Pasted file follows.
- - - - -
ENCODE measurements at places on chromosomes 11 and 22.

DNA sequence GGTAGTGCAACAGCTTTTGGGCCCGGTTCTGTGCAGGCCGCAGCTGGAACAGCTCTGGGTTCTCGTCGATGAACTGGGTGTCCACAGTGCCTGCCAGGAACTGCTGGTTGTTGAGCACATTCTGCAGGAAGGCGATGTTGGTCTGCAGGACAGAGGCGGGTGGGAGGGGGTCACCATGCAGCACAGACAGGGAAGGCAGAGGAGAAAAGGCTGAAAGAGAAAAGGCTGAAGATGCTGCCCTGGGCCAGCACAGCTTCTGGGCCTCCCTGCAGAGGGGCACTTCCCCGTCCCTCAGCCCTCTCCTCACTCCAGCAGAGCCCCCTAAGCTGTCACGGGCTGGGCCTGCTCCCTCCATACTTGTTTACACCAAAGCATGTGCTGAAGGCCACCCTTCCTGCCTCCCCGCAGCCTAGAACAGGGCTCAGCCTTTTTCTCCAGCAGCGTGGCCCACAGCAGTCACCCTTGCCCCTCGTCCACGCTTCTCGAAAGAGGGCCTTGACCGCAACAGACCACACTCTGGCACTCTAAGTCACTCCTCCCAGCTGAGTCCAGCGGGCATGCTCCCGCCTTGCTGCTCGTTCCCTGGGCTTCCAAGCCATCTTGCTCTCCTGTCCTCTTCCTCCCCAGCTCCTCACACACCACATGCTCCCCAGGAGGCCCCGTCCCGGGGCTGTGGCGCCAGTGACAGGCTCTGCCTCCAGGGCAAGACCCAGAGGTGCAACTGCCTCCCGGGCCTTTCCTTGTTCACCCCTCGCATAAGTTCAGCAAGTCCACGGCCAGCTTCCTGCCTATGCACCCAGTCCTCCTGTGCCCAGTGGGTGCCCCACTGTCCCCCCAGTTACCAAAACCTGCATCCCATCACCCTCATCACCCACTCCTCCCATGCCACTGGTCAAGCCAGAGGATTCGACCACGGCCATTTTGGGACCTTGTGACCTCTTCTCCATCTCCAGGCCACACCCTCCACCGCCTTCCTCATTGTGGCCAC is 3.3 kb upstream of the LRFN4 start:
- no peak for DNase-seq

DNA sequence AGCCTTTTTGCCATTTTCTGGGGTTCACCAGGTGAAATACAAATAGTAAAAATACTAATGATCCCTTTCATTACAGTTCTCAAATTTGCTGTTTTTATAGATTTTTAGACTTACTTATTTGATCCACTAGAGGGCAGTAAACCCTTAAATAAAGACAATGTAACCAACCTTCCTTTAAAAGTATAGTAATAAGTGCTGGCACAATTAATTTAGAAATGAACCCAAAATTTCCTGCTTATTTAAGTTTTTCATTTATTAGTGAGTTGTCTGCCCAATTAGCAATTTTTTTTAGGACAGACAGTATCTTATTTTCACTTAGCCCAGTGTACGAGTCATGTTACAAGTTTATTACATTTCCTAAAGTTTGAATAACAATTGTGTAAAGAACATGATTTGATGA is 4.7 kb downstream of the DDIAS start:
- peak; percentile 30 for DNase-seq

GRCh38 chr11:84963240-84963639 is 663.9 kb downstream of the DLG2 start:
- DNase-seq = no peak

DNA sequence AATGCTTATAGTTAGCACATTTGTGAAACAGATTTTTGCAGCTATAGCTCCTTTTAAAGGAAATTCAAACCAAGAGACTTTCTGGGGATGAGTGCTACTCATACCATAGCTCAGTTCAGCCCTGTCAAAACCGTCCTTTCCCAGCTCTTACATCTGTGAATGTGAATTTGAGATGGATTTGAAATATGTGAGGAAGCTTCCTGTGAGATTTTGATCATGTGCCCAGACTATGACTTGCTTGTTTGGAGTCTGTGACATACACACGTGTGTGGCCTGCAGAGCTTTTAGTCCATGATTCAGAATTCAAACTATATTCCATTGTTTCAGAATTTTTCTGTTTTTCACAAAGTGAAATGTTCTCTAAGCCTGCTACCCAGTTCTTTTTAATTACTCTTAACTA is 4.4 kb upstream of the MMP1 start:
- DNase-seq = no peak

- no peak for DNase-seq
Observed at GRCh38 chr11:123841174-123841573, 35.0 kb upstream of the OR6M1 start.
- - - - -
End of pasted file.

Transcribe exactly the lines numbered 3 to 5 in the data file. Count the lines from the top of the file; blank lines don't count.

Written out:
- no peak for DNase-seq

DNA sequence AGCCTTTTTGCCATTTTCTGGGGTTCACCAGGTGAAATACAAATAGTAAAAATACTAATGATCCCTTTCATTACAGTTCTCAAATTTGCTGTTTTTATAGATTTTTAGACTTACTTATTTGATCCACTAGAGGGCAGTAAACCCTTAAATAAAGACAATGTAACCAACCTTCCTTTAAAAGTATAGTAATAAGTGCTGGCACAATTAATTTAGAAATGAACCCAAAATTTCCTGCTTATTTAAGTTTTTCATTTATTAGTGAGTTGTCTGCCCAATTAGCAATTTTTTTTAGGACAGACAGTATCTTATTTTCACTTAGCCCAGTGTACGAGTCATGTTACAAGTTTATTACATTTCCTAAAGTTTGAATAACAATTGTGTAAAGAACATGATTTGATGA is 4.7 kb downstream of the DDIAS start:
- peak; percentile 30 for DNase-seq